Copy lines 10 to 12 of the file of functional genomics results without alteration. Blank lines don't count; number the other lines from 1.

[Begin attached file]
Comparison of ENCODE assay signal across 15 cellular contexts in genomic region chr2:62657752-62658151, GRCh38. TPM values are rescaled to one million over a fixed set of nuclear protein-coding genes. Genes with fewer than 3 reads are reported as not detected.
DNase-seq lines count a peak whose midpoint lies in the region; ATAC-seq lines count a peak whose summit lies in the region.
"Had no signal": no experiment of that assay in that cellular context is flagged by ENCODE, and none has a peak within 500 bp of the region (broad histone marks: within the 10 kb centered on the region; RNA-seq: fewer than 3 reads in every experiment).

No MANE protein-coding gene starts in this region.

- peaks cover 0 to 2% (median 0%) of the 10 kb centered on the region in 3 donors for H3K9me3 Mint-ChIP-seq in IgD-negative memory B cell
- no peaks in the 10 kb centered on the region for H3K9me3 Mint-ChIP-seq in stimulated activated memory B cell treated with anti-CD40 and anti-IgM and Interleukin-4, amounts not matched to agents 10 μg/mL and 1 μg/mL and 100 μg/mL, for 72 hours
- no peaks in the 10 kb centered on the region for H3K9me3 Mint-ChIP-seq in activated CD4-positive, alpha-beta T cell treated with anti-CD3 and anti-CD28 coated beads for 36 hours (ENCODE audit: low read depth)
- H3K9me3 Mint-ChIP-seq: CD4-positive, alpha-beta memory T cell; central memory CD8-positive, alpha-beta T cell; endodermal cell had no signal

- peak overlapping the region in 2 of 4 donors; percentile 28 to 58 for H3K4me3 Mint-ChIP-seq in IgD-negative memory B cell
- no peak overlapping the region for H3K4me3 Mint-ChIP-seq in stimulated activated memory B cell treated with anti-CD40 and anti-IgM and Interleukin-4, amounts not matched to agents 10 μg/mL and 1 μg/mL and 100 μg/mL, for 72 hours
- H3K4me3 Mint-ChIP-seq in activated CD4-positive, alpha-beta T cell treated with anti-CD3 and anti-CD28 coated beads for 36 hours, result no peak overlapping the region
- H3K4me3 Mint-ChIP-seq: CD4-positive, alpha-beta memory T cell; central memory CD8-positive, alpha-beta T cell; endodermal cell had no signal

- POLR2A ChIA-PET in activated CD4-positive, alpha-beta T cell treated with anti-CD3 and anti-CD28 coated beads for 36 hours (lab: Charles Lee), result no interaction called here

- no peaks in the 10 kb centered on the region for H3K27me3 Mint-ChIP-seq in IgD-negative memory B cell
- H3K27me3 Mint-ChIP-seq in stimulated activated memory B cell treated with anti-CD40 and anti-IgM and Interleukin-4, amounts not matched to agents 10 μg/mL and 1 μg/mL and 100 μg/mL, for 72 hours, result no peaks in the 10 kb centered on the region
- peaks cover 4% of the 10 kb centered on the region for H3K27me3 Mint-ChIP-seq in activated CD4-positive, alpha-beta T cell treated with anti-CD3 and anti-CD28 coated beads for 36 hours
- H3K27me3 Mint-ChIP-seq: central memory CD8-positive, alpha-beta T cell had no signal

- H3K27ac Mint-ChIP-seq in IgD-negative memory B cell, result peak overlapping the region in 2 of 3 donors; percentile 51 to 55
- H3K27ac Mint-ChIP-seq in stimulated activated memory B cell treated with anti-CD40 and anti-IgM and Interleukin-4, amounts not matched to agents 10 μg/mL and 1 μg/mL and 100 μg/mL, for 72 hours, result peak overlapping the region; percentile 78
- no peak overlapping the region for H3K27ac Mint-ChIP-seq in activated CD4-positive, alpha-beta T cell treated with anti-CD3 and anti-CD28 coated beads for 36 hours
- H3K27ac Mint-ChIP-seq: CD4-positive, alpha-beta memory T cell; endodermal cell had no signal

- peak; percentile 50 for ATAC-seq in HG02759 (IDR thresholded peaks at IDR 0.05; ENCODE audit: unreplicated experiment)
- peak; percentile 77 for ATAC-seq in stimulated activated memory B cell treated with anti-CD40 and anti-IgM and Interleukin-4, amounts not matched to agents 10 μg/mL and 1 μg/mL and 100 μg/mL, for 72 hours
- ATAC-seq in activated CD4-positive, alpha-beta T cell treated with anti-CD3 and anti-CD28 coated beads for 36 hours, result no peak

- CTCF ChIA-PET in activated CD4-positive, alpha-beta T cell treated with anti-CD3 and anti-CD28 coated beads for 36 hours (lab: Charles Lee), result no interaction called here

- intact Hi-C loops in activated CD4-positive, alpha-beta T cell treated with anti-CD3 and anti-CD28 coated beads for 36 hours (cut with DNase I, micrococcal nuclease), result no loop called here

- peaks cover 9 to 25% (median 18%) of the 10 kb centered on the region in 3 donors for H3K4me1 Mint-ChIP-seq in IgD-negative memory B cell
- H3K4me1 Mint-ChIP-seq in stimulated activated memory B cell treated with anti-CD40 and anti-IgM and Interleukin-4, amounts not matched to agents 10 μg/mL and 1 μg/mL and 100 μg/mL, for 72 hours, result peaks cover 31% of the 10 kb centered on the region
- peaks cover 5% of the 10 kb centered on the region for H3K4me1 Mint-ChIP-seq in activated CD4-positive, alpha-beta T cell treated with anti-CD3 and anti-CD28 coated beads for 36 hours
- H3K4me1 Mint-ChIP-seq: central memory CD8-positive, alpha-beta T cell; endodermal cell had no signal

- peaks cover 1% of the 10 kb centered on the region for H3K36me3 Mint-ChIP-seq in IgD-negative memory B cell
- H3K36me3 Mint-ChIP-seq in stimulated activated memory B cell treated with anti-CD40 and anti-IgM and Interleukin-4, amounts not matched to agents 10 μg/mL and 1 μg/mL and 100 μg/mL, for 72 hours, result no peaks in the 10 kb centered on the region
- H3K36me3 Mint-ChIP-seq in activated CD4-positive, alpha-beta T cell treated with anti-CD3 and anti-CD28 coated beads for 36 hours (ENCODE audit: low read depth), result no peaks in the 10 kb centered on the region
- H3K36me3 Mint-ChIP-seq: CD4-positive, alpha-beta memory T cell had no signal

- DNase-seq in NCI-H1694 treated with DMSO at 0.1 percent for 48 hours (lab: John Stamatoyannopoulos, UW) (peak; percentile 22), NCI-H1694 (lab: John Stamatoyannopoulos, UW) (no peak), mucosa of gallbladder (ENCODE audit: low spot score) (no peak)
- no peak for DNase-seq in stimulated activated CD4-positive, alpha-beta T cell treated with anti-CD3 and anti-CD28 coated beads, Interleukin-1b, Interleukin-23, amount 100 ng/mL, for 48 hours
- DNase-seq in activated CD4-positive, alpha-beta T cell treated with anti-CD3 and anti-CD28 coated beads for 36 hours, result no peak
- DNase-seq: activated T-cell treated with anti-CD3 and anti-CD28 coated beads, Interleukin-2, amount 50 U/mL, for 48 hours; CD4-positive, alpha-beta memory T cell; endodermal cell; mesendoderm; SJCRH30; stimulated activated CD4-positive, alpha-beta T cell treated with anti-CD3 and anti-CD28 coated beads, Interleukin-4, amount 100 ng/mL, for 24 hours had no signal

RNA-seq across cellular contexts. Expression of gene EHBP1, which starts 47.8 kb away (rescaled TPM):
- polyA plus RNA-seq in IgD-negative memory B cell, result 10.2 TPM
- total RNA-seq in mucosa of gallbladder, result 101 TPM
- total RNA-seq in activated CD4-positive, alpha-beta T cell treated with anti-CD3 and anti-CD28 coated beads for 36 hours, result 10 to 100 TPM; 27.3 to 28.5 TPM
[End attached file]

- no peak overlapping the region for H3K4me3 Mint-ChIP-seq in stimulated activated memory B cell treated with anti-CD40 and anti-IgM and Interleukin-4, amounts not matched to agents 10 μg/mL and 1 μg/mL and 100 μg/mL, for 72 hours
- H3K4me3 Mint-ChIP-seq in activated CD4-positive, alpha-beta T cell treated with anti-CD3 and anti-CD28 coated beads for 36 hours, result no peak overlapping the region
- H3K4me3 Mint-ChIP-seq: CD4-positive, alpha-beta memory T cell; central memory CD8-positive, alpha-beta T cell; endodermal cell had no signal